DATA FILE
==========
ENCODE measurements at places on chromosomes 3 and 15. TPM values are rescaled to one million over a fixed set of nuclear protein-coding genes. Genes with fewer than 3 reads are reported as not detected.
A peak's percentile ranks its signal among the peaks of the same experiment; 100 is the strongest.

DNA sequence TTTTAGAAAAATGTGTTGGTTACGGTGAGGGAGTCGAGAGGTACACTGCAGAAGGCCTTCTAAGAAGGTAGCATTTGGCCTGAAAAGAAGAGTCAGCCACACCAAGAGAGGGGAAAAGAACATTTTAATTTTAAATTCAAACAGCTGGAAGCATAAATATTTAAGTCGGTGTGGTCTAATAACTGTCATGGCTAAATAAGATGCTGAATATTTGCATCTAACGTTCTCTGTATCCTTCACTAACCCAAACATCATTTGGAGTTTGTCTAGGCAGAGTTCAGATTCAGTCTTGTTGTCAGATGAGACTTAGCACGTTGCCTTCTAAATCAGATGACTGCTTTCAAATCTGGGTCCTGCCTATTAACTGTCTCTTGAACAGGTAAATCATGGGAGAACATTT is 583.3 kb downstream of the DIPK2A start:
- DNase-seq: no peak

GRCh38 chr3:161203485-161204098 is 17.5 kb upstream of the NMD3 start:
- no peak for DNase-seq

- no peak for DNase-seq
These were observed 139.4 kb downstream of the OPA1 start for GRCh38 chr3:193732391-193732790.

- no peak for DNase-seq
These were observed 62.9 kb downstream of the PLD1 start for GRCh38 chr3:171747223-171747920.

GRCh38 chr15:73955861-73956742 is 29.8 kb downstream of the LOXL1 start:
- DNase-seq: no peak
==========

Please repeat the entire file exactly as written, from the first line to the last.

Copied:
ENCODE measurements at places on chromosomes 3 and 15. TPM values are rescaled to one million over a fixed set of nuclear protein-coding genes. Genes with fewer than 3 reads are reported as not detected.
A peak's percentile ranks its signal among the peaks of the same experiment; 100 is the strongest.

DNA sequence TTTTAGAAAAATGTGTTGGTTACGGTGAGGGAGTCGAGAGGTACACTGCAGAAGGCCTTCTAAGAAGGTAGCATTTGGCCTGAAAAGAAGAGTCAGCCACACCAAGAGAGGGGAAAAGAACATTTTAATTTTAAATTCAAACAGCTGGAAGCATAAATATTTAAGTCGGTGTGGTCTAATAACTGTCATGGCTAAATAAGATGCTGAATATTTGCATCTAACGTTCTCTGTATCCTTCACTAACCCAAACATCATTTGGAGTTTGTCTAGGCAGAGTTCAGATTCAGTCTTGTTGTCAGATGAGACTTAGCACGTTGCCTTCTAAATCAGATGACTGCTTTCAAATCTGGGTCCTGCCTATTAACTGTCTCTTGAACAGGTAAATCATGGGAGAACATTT is 583.3 kb downstream of the DIPK2A start:
- DNase-seq: no peak

GRCh38 chr3:161203485-161204098 is 17.5 kb upstream of the NMD3 start:
- no peak for DNase-seq

- no peak for DNase-seq
These were observed 139.4 kb downstream of the OPA1 start for GRCh38 chr3:193732391-193732790.

- no peak for DNase-seq
These were observed 62.9 kb downstream of the PLD1 start for GRCh38 chr3:171747223-171747920.

GRCh38 chr15:73955861-73956742 is 29.8 kb downstream of the LOXL1 start:
- DNase-seq: no peak